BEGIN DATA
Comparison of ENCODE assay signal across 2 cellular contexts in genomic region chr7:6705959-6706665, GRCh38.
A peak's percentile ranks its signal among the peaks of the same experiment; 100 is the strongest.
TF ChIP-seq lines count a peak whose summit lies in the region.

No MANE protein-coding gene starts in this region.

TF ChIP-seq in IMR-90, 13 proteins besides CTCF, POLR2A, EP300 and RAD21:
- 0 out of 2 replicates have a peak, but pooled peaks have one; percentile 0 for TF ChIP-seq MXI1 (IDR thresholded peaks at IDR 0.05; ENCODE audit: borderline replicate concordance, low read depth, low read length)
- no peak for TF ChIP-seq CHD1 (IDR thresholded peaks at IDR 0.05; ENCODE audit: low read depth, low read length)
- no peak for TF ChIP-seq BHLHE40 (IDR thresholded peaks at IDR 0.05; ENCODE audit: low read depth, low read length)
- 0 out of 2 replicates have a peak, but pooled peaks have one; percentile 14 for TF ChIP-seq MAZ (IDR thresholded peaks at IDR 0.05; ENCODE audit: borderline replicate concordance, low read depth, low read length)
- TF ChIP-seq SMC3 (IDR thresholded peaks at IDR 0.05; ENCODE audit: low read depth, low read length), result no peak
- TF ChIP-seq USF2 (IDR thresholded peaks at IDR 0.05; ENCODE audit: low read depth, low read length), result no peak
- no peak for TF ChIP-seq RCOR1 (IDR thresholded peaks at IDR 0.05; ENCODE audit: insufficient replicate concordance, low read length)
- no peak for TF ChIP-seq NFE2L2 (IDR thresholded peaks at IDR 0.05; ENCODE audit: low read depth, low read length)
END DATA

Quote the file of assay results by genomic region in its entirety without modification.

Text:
Comparison of ENCODE assay signal across 2 cellular contexts in genomic region chr7:6705959-6706665, GRCh38.
A peak's percentile ranks its signal among the peaks of the same experiment; 100 is the strongest.
TF ChIP-seq lines count a peak whose summit lies in the region.

No MANE protein-coding gene starts in this region.

TF ChIP-seq in IMR-90, 13 proteins besides CTCF, POLR2A, EP300 and RAD21:
- 0 out of 2 replicates have a peak, but pooled peaks have one; percentile 0 for TF ChIP-seq MXI1 (IDR thresholded peaks at IDR 0.05; ENCODE audit: borderline replicate concordance, low read depth, low read length)
- no peak for TF ChIP-seq CHD1 (IDR thresholded peaks at IDR 0.05; ENCODE audit: low read depth, low read length)
- no peak for TF ChIP-seq BHLHE40 (IDR thresholded peaks at IDR 0.05; ENCODE audit: low read depth, low read length)
- 0 out of 2 replicates have a peak, but pooled peaks have one; percentile 14 for TF ChIP-seq MAZ (IDR thresholded peaks at IDR 0.05; ENCODE audit: borderline replicate concordance, low read depth, low read length)
- TF ChIP-seq SMC3 (IDR thresholded peaks at IDR 0.05; ENCODE audit: low read depth, low read length), result no peak
- TF ChIP-seq USF2 (IDR thresholded peaks at IDR 0.05; ENCODE audit: low read depth, low read length), result no peak
- no peak for TF ChIP-seq RCOR1 (IDR thresholded peaks at IDR 0.05; ENCODE audit: insufficient replicate concordance, low read length)
- no peak for TF ChIP-seq NFE2L2 (IDR thresholded peaks at IDR 0.05; ENCODE audit: low read depth, low read length)